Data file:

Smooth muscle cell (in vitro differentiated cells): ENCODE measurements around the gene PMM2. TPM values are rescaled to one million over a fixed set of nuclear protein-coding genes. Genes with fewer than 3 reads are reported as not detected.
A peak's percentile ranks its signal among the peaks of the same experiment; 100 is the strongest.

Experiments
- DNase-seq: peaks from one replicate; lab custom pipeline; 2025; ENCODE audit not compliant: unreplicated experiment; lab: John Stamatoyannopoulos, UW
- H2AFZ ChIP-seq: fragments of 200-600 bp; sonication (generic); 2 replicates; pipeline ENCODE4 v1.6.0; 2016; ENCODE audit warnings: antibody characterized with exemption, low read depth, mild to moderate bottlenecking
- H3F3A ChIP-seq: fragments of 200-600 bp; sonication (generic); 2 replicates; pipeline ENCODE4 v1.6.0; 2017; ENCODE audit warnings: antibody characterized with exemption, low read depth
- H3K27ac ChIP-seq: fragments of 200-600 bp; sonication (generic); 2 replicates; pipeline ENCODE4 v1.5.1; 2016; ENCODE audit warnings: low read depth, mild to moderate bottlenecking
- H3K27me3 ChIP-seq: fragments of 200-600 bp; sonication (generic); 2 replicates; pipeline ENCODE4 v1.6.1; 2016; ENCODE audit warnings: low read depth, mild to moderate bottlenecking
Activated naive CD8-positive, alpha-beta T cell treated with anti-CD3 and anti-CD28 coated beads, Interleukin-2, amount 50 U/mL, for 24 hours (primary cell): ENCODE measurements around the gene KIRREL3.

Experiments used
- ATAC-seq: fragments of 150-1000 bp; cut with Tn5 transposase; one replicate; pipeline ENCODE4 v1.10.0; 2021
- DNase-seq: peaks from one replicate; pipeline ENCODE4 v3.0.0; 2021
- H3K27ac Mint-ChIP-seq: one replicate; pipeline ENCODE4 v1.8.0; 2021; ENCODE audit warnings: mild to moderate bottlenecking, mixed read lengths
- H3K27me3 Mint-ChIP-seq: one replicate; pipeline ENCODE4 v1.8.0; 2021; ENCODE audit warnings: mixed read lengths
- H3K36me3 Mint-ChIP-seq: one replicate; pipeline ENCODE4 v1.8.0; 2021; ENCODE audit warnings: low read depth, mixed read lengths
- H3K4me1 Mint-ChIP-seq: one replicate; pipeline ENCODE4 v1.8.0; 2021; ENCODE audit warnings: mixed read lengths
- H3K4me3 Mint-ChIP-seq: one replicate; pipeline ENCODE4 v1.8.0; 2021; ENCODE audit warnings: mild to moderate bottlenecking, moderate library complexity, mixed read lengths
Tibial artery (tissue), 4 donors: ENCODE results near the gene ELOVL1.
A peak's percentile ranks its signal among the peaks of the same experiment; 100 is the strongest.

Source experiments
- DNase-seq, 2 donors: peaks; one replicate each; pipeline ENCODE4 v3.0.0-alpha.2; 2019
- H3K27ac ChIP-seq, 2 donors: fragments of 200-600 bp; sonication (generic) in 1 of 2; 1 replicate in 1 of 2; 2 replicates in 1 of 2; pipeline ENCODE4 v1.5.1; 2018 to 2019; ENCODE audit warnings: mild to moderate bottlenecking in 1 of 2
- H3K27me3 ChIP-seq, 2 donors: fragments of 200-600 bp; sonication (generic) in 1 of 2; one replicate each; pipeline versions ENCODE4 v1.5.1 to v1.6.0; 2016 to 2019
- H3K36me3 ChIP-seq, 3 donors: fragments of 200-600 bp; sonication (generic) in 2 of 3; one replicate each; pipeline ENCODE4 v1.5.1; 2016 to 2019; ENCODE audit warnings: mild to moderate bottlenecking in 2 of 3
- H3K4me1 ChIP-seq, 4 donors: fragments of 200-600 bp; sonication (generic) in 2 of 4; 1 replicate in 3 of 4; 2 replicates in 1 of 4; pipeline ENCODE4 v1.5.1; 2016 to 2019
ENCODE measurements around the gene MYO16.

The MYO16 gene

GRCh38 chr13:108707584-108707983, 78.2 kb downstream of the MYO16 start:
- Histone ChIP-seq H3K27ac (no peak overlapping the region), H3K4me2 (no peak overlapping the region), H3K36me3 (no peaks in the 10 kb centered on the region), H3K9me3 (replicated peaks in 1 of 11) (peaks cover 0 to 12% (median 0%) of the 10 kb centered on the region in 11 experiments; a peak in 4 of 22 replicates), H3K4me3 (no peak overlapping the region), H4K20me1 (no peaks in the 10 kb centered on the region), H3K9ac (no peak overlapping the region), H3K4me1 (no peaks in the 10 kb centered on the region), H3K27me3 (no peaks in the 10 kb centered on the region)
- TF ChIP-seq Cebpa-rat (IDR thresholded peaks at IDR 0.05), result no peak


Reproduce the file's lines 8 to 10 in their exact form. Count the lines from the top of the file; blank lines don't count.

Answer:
- H3K27me3 ChIP-seq: fragments of 200-600 bp; sonication (generic); 2 replicates; pipeline ENCODE4 v1.6.1; 2016; ENCODE audit warnings: low read depth, mild to moderate bottlenecking
Activated naive CD8-positive, alpha-beta T cell treated with anti-CD3 and anti-CD28 coated beads, Interleukin-2, amount 50 U/mL, for 24 hours (primary cell): ENCODE measurements around the gene KIRREL3.

Experiments used